Discussion

Over the years, several normative [22, 23] and formative [24] interventions in the Brazilian public obstetric service have been implemented to reduce cesarean sections and improve women’s experience of delivery and babies’ experience of birth. However, effective interventions to change the care model and consequent change in labor and birth are still considered atypical in the private sector. In 2010, the Public Prosecutor’s Office filed a Public Civil Action [25] against the ANS, an agency linked to the Ministry of Health and responsible for creating standards, controlling and monitoring the health insurance market in the country [2], so that there would be effective measures to reduce unjustified cesarean sections.

Thus, when the PPA comes up with a proposal to change the obstetric care model in private hospitals, it suggests an intersection between health and innovation. Such an intersection is challenged not only by the need to change poor indicators but also by the entrepreneurial vision of the very leaders involved in the adoption of PPA, who must adjust to the needs and expectations of patients, organization professionals, and, most importantly, the institutional mission’s yearning [26].

In knowing about the adherence to innovation, it should be apparent to those involved that the proposed innovation is not a neutral act of people or institutions because it needs to be based on its possible effects to implement it. Thus, identifying the need for the innovation; in which body such innovation will be implemented; whether it will be socially constructed; whether it maintains minimum conditions of access [14]; in addition to not being divorced from tradition or so-called “old innovations” [27], are valid questions in the adherence of health innovations. Such points strengthen aspects that go beyond the interests of capital, taking into account the social interests involved in the contexto [14]. In this way, it supports the findings of this study, which show that the knowledge stage is critical for the appropriation of the PPA and the innovation proposal that the intervention communicates.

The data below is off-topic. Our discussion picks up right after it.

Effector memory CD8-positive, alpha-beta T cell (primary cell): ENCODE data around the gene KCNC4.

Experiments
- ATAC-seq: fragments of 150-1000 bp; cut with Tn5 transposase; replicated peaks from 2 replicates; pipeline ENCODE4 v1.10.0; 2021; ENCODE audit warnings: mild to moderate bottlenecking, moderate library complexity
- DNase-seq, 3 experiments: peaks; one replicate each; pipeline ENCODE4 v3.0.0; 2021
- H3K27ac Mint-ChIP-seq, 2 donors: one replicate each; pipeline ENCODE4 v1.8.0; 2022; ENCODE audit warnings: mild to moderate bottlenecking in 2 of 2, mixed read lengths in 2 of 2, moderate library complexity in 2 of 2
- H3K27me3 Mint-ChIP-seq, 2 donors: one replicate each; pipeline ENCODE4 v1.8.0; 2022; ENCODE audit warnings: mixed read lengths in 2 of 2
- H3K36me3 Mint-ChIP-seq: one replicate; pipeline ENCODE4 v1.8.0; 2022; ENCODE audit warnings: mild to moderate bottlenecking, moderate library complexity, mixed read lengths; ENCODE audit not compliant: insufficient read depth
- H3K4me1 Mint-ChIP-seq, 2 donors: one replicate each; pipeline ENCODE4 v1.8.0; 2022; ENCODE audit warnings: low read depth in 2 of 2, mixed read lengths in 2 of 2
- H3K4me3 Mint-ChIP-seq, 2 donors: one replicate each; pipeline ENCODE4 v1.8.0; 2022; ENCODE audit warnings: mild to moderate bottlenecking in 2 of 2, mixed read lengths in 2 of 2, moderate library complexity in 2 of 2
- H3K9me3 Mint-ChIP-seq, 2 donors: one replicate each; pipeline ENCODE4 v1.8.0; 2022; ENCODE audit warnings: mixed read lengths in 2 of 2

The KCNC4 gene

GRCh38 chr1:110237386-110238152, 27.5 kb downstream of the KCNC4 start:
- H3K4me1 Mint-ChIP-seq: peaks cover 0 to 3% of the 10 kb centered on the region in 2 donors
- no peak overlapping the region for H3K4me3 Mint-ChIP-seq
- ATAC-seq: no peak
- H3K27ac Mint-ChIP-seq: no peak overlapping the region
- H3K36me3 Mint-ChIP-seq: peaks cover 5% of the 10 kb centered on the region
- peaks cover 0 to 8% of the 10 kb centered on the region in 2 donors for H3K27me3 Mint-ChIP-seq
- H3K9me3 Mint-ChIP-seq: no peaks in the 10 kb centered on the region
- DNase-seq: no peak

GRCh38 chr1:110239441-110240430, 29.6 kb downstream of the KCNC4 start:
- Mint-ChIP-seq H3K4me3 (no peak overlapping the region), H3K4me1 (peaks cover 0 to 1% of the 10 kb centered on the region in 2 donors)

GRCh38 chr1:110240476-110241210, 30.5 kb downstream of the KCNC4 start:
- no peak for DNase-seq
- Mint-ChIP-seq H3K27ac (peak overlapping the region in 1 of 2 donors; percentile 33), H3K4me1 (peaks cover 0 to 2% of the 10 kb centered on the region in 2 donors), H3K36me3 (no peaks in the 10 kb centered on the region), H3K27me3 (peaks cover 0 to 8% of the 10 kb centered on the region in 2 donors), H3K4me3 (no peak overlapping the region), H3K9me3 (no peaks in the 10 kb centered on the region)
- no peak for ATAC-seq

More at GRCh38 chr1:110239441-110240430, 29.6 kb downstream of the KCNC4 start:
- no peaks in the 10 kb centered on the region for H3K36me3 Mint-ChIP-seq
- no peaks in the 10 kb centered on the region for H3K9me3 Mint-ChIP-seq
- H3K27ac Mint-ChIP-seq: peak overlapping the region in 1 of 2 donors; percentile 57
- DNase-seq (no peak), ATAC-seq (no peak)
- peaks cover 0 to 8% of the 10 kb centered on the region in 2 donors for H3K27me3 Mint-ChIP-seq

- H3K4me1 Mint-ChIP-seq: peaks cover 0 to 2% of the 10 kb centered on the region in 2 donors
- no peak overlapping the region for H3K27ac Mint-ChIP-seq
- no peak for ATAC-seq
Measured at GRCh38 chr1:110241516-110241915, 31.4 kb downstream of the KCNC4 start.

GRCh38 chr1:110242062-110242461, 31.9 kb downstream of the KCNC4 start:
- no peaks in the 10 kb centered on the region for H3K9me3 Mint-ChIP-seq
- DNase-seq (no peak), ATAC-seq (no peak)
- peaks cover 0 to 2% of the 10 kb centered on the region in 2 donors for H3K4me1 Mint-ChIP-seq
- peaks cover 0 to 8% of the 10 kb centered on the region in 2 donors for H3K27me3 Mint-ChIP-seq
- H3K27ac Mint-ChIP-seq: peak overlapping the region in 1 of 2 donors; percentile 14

One should be careful about the possible adverse impacts when applying innovation in health institutions since it does not necessarily have only positive consequences [26]. Recent studies show that the prioritization of aspects related to assistance and care in private services is minimized to the detriment of the hoteling aspects of maternity hospitals [7, 28]. In addition, the deconstruction and reconstruction of a new paradigm by management and professionals related to control of bodies at the time of labor and birth are challenging and sometimes unacceptable [29]. Modifying the position of labor, centering care on the woman and her family as an institutional philosophy, respecting the moment of birth as individual and unique are changes that challenge the biomedical model [30].

Only the strengthening and empowerment of women is ineffective when the cesarean section has become normalized in Brazil by the thinking and attitude of specialists, which is perpetuated in health institutions as something simple, safe, aesthetic, clean, and painless [28, 29]. Women are subject to impediments that do not facilitate or promote their autonomy [31].

There is, then, a real need for the strengthening and recognition of the intentions that surround private obstetric health institutions in Brazil, conformed by a mission, vision, and philosophy that must dialogue with the wishes of women, with the best scientific evidence, and with the humanization of labor and birth. By joining the PPA, the proposal to change the care model seemed to go beyond building a new professional way of acting, punctuated only by specific training, but also to a follow-up of the changes over time, to the recognition of people strategies that could encourage changes in conduct, practice, and care, envisioning a new institutional and not only professional thinking and positioning [32].

In this sense, finding strategic leaders [33, 34] for the appropriation of the intervention seems to have been a concern of the hospitals. The exciting findings were to identify the medical professional as a reference for the perpetuation of the intervention during the implementation in the Brazilian private hospital scenario. It is valid to point out that the social respect in the country correlated with the medical professional is rooted in the biomedical model, currently much questioned [35].

However, it was noticed that the choice of this change agent in charge of sustaining the intervention was influenced not only by his professional knowledge and technical abilities but also by his institutional influence over the remainder of his category and other professional categories [36, 37]. Therefore, the choice of the change agent to know and persuade about the proposed innovation may be one of the crucial factors not only for adherence and implementation and also for the sustainability and reinvention power of the innovation.

Conclusion